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Stone, L. (1938). Concerning the Psychogenesis of Somatic Disease: Physiological and Neurological Correlations with the Psychological Theory. Int. J. Psycho-Anal., 19:63-76.

(1938). International Journal of Psycho-Analysis, 19:63-76

Concerning the Psychogenesis of Somatic Disease: Physiological and Neurological Correlations with the Psychological Theory

Leo Stone

The validity of the concept implied in the title of this paper must eventually be established or destroyed by the patient accumulation of clinical facts, painstakingly correlated with deep psychological data, and carefully controlled by the study of normal subjects. It is, however, justified, and, we think, valuable, to scrutinize the material already available at this time, and to try to construct from it a consistent theoretical basis for such a concept. We are in this brief essay not so much interested in the part of personality in the total disease reaction, or the struggle of the personality with disease, concepts which receive increasing and merited recognition, but with the possible rôle of psychic disorder as a major ætiological agent. Such an effort, though it be brief and sketchy of necessity, requires a high degree of freedom in establishing psychical and physiological correlations, and a considerable freedom in interpretation of the scientific work of others, upon which it is almost entirely based. It is, furthermore, inevitable that such an effort include some constructive speculation. Nor is such an effort novel. In recent works on psychopathology, one may find summaries of the opinions of many early and distinguished theorists from which the following paragraphs may not always differ in gross essentials. The neurological approach to the psyche has recently received detailed attention in the work of Smith and Campion. The general problem of the psyche, the vegetative nervous system, and somatic disease has recently received abundant thought and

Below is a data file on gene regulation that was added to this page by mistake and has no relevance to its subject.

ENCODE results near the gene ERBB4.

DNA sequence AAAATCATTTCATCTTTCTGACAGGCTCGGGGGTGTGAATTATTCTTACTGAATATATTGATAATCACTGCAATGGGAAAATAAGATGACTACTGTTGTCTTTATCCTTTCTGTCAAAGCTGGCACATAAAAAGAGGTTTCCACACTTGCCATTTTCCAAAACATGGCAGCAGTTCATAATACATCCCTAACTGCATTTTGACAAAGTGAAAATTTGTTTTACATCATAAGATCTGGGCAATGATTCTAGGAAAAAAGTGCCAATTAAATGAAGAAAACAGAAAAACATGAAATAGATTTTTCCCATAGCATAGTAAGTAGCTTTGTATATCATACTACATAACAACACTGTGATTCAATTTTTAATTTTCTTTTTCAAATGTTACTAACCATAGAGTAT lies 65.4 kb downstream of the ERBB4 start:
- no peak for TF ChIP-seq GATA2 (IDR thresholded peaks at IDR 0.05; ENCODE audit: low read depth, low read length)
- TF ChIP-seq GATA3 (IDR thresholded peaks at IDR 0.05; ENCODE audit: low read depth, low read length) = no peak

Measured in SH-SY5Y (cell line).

2 Dunbar, H.

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